GPU Performance

Shifting gears, let’s take a look at GPU performance. As we mentioned earlier, Qualcomm isn’t disclosing much about this GPU other than that it packs quite a bit more computational power than its predecessor and should be quite a bit faster in the process. This points to a potentially significant architectural shift, but that determination will have to wait for another time.

3DMark Ice Storm Unlimited - Overall

3DMark Ice Storm Unlimited - Graphics

3DMark Ice Storm Unlimited - Physics

Starting with 3DMark Ice Storm Unlimited, the performance honestly doesn’t start out great. The overall score is significantly influenced by the physics score, which in turn is more concerned with the number of cores and their throughput on simple code than the ability to extract complex IPC. As a result the 4 CPU core 820 simply can’t catch up with the likes of the Samsung devices and their high-clocked big.LITTLE configurations. On the other hand the graphics score makes this the fastest Android phone to date, though relative to the 810 Mi Note Pro, perhaps not by a ton. Ultimately as this is an OpenGL ES 2.x test it’s not the most strenuous of tests these days, and comments from Qualcomm indicate that it may be a CPU-limited test on 820.

GFXBench Manhattan ES 3.1 (Onscreen)

GFXBench Manhattan ES 3.1 (Offscreen)

GFXBench Manhattan ES 3.0 (Onscreen)

GFXBench Manhattan ES 3.0 (Offscreen)

GFXBench T-Rex HD (Onscreen)

GFXBench T-Rex HD (Offscreen)

GFXBench on the other hand shows some massive gains for the 820 relative to any other Android device. In offscreen rendering mode, all 3 game tests – Manhattan ES 3.1, Manhattan ES 3.0, and T-Rex HD – put the 820 MDP/S as being 52% (or more) faster than the next-fastest Android device, either the 810 based Mi Note Pro or the Exynos 7420 based Samsung Galaxy Note 5. The single biggest jump we see is with Manhattan ES 3.0 at 72%, while the ES 3.1 version dials that back down to 52%. Even the iPhone 6s Plus, well known for its powerful GPU, is handily and consistently surpassed by the 820 here. Only due to the 6s Plus’s lower rendering resolution of 2208x1242 does it surpass the MDP/S in onscreen tests, as the latter needs to render at 2560x1600 (~50% more pixels). Qualcomm was aiming for some big GPU performance gains here and so far they are delivering.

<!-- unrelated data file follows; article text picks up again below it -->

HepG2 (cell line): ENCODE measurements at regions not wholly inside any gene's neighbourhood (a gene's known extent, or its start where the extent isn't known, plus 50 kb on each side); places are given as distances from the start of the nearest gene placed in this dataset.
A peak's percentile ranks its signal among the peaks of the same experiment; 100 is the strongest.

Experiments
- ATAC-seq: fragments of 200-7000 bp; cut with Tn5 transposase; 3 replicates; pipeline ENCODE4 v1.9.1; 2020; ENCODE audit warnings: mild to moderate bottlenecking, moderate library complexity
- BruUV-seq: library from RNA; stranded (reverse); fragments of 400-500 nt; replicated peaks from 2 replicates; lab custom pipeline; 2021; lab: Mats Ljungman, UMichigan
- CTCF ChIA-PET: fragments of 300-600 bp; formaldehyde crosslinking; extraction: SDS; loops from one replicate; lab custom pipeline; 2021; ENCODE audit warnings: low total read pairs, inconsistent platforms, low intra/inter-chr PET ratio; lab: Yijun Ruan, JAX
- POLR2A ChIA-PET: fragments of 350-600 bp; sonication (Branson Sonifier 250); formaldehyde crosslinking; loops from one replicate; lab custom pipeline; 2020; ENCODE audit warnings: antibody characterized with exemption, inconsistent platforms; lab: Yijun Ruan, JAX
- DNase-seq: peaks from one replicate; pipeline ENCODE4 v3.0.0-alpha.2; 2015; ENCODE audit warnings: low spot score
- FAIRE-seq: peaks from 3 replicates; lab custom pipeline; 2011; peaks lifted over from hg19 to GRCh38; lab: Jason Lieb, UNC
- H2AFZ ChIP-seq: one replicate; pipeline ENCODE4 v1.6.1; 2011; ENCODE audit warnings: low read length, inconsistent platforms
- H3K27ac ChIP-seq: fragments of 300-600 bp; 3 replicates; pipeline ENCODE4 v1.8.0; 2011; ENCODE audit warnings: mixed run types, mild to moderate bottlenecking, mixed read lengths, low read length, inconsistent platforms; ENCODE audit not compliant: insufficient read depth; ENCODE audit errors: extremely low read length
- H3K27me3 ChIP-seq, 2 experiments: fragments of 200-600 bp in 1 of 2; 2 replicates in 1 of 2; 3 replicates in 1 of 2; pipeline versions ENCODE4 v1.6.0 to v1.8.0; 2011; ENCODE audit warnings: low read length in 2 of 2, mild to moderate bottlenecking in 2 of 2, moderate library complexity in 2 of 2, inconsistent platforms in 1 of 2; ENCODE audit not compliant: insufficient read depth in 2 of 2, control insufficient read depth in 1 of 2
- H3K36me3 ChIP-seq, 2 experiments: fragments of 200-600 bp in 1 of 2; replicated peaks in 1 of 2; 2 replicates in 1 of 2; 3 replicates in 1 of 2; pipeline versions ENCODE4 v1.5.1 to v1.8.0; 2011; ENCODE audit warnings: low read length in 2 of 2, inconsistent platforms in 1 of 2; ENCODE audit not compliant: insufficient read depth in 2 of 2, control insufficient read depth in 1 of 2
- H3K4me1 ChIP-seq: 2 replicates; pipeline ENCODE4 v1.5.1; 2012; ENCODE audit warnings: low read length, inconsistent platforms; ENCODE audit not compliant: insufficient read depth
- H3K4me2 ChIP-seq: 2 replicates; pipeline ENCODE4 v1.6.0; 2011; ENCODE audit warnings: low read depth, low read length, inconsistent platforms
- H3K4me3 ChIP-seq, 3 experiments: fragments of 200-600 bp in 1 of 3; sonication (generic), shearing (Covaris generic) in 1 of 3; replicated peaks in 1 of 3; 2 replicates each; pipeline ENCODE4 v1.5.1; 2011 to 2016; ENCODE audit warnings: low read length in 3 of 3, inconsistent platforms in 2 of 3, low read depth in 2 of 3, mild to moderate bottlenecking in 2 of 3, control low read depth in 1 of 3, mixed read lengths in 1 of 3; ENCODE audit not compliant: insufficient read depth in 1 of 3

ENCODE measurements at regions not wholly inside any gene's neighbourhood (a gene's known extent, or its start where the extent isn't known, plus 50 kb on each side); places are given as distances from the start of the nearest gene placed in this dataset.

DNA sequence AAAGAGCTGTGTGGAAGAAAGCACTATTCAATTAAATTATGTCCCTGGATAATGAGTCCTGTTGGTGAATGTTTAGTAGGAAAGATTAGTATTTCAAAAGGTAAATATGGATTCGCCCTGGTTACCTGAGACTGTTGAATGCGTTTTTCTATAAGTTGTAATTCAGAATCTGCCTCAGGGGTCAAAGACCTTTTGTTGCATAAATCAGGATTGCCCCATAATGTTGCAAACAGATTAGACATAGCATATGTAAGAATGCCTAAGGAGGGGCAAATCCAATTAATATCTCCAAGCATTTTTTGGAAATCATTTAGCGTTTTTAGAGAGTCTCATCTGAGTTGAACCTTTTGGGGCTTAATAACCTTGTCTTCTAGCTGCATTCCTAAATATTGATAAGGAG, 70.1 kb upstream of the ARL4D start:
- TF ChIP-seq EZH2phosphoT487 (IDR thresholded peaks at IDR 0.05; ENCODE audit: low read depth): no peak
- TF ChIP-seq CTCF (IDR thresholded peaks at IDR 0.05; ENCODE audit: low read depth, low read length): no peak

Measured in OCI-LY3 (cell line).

GFXBench ALU 2 (Offscreen)

GFXBench Texturing (Offscreen)

GFXBench Driver Overhead 2 (Offscreen)

Curiously, GFXBench’s synthetic feature tests don’t show the same gains. Offscreen ALU performance is only slightly improved over the 810 (10%) or in the case of texturing is an outright regression. None-the-less full gaming performance is clearly in the 820’s favor. I’ve long suspected that the Adreno 430 GPU in the 810 had some kind of architectural bottleneck – perhaps an ALU/texture array that was difficult to fully utilize – and what we’re seeing here would back up that claim, as if that was the case then correcting it would have allowed Qualcomm to significantly boost their rendering performance while only barely changing their synthetic performance. Otherwise I find it a bit surprising that the driver overhead score is a bit worse on 820 than 810, which may be a result of the immature GPU drivers on this early device.

CPU Performance, Cont Closing Thoughts
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  • jjj - Thursday, December 10, 2015 - link

    I will remind you that here you got about the equivalent of 3 cores. So with 2 cores you would need 20% extra perf inside a 50% increase in per core power. So i was factoring in a certain amount of increase in power. If 20% increase in clocks with 50% increase in power is doable remains to be seen, we don't have enough data.